• Corporate Finance, with research focusing on financial constraints due to capital market imperfections (Da Silva Fernandes, Gymiah, McCann), financial inclusion (Kling), sovereign risks, credit ratings, and the role of financial services (Vu, Jiang) and behavioural finance (Hvide).
  • Asset Pricing, with researchers (Black, Papadimitriou, Zhao) exploring links between financial markets and the real economy, the performance of US sector-specific and international mutual funds (Zhao with MacGregor and Schulz), and the impact of Covid-19 on US stock returns through its impact on supply chains (Jiang).
  • Banking, with work is on financial stability (Da Silva Fernandes, Jiang, Liu); green finance, shadow banking in China and financing issues in China's Belt and Road initiative (Jiang); the collapse of Scottish banks (Canales).
  • Organisation, with research including the management of change on managers’ perceptions of job, career and organisation (Allan); the utilisation of contingent labour (Zhang and Hislop); performance management and resourcing strategies (Boyne).

Research that takes an external, “looking in”, perspective on the strategic management of organisations focuses on the strategy process, innovation, spin-offs and technology adoption and diffusion (Akhtar, Cai, Canales, Hu, Meyer, Shi, Zhang). An internal, “looking out”, perspective, focuses instead on employee engagement and participation (Bilsland); technology and work and AI (Hislop); and analysis of science and technology and their interrelationship (Meyer).

The sub-theme of Governance contributes to agency theory, managerial power theory, elites, social networks, and disclosure and covers both private and public sectors (Whittington, Makerem, Kling, Jiang, Bayat, Hu, Meyer, Hvide).  Research on public sector governance has focused on strategy content, performance and improvement in public sector institutions (Boyne); the failure of regulations (Sales de Aguiar and Liu, supported by a Carnegie Trust grant); accounting, governance and transparency within the public sector (Paterson, Jackson).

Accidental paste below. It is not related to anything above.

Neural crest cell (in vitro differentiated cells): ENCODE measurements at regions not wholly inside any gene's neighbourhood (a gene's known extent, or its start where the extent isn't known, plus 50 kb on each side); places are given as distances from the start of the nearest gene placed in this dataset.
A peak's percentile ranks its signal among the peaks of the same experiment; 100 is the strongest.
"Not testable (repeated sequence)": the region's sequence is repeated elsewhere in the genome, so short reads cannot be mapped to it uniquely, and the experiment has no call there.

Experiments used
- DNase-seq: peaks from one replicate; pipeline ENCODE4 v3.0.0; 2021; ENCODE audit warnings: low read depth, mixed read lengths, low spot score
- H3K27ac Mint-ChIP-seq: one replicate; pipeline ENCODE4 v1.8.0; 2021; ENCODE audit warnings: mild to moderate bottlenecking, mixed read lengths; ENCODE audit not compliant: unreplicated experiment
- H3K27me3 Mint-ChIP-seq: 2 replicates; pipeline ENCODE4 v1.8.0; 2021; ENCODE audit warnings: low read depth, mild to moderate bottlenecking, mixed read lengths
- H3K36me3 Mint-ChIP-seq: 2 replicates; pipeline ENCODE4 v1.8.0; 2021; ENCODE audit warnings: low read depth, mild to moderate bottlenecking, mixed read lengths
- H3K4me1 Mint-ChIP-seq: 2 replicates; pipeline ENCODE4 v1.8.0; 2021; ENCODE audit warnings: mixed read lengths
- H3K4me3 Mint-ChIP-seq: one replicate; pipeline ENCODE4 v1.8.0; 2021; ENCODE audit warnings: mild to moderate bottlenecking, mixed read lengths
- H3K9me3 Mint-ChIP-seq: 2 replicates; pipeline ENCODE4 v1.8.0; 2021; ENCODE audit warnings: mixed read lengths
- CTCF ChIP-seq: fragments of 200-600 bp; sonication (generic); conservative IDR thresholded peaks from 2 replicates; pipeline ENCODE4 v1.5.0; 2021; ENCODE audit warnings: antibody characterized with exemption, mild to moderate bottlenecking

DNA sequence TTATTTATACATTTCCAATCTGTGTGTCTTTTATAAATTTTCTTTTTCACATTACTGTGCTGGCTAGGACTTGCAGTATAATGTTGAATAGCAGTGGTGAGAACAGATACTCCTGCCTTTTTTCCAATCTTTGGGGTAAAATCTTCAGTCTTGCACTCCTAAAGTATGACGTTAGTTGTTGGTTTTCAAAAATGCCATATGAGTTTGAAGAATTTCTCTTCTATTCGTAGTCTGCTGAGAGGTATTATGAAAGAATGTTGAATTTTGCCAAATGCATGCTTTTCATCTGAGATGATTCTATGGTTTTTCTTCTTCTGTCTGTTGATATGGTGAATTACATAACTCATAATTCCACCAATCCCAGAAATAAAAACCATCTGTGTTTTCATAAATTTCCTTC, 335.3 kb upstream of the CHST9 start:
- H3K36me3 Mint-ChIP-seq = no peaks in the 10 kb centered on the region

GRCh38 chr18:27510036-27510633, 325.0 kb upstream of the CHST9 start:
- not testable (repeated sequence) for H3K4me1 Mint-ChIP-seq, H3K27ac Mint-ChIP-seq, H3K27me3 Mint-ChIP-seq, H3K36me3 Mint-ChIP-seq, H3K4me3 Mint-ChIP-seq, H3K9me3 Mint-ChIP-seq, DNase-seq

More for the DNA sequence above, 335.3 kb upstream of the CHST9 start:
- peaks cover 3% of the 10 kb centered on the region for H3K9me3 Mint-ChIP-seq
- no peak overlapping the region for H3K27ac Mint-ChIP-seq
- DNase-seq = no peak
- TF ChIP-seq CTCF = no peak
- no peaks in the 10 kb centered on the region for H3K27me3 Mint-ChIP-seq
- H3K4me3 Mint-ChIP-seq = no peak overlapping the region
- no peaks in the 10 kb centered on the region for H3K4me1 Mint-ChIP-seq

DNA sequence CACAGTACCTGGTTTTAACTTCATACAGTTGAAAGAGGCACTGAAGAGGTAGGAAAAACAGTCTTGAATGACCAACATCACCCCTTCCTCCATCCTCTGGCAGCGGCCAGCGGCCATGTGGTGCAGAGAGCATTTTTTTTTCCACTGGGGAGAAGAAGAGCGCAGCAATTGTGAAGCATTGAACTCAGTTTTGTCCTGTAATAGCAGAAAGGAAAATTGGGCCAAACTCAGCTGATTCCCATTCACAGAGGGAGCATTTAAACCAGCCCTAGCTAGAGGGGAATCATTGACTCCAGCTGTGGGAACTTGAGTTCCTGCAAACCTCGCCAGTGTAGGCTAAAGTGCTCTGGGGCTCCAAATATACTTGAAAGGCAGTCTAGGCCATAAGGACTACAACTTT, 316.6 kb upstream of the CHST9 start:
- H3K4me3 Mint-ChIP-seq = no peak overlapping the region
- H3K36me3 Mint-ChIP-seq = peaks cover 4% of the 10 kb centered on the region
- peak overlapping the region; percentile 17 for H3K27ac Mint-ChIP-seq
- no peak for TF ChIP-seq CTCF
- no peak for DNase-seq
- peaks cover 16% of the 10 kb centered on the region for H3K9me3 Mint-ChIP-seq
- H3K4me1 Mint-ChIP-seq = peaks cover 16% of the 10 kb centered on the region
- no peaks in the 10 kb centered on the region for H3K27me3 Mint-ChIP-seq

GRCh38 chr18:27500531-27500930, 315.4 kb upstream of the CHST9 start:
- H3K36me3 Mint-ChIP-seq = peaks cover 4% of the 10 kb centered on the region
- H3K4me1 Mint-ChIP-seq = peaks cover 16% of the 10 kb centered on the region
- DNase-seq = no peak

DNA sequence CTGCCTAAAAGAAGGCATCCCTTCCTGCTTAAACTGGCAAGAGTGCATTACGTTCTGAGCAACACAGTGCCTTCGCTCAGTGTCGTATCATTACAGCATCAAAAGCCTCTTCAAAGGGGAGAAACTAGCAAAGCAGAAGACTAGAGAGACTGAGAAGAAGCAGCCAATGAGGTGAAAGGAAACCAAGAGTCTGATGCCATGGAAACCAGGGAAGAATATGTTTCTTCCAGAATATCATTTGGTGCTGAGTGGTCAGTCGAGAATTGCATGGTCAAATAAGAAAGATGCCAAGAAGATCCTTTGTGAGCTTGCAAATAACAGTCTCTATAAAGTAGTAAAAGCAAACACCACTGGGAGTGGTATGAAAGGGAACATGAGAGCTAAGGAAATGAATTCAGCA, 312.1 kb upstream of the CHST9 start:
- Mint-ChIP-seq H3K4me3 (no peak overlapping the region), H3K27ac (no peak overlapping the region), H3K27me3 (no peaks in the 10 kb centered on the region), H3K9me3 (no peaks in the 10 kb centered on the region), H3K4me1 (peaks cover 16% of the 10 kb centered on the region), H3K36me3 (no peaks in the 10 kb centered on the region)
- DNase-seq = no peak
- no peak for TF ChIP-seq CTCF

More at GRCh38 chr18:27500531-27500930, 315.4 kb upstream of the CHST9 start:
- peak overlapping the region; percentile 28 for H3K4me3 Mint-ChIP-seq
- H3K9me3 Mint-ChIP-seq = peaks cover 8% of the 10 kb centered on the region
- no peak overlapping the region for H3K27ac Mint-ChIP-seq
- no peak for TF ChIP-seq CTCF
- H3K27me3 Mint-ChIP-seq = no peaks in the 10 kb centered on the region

Fast-expanding is the area of entrepreneurship, which includes work on innovation, commercialisation and academic entrepreneurship (Libaers, Khan, Hvide, Meyer, Shi, Parker, Wu, Zhang); ‘born global’ (Knight, Khan, Wu, Zhang); international alliances and joint ventures; the effects of risk preferences and beliefs on entrepreneurship performance (Hvide, Parker) and finance (Johan, Hvide, Parker, Wu).

Real Estate

Research in Real Estate is delivered through the Centre for Real Estate Research (CRER) with work focusing on:

  • commercial real estate space markets, e.g. modelling of commercial property rents, vacancies and the analysis of development in major cities (MacGregor, Black)
  • interconnectedness of asset markets, the pricing of real estate securities and performance evaluation of managed funds (Hoesli, MacGregor, Schulz, Zhao) including: US real estate mutual funds and US global real estate mutual funds (MacGregor, Schulz, Zhao); university building programmes and loan funding (Hutchison and McCann)
  • analysis of housing markets and statistical modelling of house prices, producing the quarterly Aberdeen Housing Market Report, based on listing and transaction data provided by the Aberdeen Solicitors Property Centre (ASPC) which offers quality-controlled prices, information on mark-ups, listing and transaction volumes and automated valuation service (AVS)   (Hoesli, Schulz, Wersing); effect of government invention on transparency in housing markets (Liu).